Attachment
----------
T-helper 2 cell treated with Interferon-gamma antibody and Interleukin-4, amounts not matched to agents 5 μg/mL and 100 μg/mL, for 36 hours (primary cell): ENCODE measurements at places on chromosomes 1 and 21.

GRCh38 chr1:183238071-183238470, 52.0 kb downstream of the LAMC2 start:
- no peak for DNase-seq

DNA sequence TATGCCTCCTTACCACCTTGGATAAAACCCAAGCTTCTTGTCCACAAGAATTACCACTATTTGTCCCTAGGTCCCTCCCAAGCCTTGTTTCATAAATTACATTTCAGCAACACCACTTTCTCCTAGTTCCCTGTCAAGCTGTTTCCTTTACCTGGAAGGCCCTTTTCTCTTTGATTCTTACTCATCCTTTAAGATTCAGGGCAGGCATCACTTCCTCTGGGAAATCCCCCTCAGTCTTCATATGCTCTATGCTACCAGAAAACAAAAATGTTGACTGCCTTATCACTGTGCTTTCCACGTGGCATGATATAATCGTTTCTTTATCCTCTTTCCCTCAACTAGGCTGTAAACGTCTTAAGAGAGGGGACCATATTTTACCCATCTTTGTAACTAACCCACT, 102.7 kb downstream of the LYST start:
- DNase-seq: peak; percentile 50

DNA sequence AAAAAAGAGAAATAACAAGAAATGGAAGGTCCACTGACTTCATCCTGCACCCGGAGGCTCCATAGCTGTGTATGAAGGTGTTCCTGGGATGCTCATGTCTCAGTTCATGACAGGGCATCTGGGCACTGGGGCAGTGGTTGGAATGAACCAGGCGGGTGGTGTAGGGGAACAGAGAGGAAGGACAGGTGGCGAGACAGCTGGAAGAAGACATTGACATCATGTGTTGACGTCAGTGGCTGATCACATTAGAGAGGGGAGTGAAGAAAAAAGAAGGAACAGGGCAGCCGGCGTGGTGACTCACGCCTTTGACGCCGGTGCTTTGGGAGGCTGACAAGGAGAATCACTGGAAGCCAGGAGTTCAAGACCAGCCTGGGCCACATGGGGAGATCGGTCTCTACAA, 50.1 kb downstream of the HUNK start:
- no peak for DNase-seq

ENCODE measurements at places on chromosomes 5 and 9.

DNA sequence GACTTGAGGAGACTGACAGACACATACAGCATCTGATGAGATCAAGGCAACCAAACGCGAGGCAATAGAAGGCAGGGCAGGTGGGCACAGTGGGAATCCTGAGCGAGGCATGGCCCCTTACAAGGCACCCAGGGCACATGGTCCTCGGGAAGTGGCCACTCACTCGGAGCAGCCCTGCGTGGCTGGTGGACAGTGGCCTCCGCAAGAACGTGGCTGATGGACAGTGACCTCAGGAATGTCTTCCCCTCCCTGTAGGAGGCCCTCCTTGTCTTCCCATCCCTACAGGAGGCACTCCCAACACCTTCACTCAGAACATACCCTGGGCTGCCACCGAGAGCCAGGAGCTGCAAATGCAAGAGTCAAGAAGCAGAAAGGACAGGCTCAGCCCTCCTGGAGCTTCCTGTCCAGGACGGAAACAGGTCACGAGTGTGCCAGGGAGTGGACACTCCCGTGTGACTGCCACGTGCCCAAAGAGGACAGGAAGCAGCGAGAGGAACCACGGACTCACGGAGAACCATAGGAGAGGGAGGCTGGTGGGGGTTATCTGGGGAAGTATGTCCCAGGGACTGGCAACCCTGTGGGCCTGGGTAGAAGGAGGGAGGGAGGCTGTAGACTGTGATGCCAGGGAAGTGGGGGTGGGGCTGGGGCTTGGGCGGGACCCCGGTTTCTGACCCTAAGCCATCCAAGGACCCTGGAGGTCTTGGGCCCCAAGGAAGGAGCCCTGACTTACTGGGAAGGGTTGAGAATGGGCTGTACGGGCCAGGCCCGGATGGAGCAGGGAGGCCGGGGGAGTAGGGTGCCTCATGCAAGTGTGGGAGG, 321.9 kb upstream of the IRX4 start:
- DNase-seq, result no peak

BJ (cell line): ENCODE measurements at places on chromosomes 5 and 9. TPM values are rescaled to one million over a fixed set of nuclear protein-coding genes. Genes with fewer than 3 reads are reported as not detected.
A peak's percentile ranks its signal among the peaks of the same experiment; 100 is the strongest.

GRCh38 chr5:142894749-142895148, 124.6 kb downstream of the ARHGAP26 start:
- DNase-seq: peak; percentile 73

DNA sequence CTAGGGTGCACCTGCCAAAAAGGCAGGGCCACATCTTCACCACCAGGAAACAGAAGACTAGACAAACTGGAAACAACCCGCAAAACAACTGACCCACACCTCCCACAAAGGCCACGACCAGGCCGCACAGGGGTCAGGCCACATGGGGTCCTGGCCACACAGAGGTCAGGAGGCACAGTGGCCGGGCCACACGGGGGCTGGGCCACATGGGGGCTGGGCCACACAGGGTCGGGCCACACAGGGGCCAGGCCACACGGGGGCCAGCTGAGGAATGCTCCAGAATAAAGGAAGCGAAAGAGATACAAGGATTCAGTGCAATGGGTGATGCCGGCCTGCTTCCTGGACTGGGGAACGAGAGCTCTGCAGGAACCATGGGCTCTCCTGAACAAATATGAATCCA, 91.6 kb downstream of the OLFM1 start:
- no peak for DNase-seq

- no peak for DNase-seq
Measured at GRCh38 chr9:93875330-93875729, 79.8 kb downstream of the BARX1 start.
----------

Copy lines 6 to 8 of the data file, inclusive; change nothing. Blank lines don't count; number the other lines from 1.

DNA sequence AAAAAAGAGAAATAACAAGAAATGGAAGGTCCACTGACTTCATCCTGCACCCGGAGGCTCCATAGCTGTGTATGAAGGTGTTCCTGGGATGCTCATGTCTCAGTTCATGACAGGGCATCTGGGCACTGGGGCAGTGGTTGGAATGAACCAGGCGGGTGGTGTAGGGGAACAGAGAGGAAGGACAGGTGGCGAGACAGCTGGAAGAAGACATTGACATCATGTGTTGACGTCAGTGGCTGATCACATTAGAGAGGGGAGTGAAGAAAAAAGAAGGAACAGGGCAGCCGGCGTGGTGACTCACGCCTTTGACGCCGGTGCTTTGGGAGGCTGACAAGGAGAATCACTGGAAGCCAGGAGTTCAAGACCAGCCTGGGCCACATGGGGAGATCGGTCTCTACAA, 50.1 kb downstream of the HUNK start:
- no peak for DNase-seq

ENCODE measurements at places on chromosomes 5 and 9.